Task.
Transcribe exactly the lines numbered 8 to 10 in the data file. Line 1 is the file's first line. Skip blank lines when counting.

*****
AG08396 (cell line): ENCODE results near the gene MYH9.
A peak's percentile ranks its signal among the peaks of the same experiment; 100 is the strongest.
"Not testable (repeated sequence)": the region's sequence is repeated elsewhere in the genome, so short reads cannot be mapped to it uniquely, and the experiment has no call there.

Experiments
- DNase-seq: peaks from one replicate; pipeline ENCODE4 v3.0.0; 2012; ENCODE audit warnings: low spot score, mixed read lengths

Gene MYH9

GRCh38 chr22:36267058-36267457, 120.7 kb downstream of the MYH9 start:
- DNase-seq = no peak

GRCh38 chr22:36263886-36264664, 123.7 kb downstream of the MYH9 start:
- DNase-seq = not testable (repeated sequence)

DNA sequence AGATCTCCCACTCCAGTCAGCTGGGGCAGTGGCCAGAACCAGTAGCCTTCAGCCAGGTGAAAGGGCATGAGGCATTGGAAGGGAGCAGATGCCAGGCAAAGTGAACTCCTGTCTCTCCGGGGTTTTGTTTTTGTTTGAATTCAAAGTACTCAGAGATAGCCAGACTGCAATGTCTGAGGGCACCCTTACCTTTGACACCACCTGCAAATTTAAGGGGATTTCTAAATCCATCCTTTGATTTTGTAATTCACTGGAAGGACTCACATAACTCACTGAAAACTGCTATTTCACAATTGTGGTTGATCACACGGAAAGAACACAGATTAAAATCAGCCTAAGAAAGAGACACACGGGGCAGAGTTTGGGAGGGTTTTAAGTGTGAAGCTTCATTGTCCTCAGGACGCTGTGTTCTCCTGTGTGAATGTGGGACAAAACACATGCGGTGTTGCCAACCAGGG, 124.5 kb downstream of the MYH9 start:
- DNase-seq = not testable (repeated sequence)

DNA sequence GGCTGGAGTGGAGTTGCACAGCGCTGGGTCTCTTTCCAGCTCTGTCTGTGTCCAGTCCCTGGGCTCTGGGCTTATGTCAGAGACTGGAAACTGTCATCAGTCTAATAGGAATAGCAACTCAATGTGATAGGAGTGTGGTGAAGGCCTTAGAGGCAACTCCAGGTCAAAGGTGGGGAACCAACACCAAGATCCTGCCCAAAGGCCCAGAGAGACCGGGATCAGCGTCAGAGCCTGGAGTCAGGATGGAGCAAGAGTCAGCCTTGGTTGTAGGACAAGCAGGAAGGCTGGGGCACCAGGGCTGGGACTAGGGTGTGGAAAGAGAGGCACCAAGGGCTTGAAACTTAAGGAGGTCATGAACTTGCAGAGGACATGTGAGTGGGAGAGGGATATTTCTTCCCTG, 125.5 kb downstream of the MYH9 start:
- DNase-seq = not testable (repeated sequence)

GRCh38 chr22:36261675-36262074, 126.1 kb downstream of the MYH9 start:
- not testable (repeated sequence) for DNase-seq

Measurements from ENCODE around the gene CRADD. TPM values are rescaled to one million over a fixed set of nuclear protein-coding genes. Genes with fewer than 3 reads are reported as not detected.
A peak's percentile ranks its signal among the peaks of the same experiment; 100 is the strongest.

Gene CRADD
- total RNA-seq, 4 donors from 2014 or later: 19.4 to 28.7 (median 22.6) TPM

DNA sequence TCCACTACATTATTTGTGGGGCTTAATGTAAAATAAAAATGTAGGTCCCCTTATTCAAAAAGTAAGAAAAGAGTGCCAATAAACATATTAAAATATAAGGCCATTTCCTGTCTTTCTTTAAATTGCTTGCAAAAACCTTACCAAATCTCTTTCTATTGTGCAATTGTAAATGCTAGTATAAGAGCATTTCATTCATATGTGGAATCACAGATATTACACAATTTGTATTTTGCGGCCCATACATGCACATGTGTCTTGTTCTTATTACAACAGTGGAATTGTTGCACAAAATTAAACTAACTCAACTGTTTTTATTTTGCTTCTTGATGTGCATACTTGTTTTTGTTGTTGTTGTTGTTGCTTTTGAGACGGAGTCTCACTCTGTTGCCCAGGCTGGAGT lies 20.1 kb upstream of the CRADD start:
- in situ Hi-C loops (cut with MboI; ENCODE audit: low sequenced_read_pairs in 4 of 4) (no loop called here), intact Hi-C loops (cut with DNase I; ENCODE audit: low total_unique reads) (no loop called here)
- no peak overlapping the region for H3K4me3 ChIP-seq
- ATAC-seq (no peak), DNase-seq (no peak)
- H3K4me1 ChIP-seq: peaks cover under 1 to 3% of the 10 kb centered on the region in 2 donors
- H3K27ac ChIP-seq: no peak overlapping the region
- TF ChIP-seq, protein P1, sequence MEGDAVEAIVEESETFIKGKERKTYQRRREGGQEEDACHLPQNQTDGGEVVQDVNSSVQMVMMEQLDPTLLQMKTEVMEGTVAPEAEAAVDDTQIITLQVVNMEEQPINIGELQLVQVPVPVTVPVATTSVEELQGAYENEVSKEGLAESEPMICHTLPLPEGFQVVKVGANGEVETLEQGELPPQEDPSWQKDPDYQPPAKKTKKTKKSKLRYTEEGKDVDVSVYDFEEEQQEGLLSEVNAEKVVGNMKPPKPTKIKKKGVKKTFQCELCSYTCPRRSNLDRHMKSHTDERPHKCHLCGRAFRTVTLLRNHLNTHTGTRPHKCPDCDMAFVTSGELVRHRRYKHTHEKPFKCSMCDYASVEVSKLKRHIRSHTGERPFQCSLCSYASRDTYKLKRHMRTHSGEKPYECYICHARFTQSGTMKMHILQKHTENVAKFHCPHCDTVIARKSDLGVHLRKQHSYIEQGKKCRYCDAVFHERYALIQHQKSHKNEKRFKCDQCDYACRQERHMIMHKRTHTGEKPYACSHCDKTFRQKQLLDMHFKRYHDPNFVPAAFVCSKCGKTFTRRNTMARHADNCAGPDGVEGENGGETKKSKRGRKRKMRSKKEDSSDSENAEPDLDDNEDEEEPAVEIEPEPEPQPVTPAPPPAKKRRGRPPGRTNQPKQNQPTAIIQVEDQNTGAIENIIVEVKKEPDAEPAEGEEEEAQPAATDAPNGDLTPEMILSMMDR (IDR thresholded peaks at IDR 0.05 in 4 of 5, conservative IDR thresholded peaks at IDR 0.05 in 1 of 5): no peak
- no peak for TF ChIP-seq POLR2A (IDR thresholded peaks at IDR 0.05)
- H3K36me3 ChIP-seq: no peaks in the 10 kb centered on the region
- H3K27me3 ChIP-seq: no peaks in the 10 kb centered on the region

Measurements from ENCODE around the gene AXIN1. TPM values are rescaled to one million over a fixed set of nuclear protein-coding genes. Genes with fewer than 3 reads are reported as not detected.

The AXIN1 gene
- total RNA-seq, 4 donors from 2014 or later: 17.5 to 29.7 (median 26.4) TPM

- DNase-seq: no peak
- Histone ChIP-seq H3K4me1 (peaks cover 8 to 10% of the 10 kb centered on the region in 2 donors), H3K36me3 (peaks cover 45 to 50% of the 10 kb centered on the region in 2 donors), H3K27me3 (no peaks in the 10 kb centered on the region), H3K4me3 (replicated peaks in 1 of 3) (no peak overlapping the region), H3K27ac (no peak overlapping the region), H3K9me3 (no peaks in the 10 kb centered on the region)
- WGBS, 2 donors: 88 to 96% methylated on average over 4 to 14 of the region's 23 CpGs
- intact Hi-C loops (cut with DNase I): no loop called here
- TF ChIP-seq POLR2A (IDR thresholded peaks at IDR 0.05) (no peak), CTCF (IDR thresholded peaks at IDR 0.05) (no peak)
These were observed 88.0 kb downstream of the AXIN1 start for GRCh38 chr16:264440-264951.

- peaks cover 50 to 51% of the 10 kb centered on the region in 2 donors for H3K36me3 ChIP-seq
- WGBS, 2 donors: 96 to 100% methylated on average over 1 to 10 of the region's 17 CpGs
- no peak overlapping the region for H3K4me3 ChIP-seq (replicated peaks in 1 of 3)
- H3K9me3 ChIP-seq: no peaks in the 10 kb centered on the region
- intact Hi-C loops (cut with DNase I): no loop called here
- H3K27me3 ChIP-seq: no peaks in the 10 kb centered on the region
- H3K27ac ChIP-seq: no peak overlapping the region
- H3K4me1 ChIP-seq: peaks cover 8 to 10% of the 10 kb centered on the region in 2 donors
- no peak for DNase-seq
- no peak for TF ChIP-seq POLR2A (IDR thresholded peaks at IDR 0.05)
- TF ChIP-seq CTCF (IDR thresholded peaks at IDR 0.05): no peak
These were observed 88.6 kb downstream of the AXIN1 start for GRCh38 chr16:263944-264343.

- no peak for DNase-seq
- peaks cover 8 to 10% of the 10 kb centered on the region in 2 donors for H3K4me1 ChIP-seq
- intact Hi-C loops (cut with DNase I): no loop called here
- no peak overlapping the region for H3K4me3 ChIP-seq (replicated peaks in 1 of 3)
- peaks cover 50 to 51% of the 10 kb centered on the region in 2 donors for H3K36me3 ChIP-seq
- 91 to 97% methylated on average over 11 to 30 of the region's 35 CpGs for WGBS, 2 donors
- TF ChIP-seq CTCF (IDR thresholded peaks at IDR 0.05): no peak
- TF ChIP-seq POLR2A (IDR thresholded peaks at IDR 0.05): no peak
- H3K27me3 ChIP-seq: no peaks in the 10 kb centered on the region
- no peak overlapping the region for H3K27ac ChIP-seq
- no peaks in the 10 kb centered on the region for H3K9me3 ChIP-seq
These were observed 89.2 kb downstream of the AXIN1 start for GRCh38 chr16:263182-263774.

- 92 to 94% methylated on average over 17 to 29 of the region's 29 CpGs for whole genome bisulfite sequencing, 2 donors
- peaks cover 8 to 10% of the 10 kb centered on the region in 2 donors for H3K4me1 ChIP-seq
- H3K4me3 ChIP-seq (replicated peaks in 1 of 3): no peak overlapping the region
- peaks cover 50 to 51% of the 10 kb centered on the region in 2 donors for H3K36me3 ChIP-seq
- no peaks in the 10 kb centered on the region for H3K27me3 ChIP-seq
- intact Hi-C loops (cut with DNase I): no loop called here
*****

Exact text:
- DNase-seq = no peak

GRCh38 chr22:36263886-36264664, 123.7 kb downstream of the MYH9 start:
- DNase-seq = not testable (repeated sequence)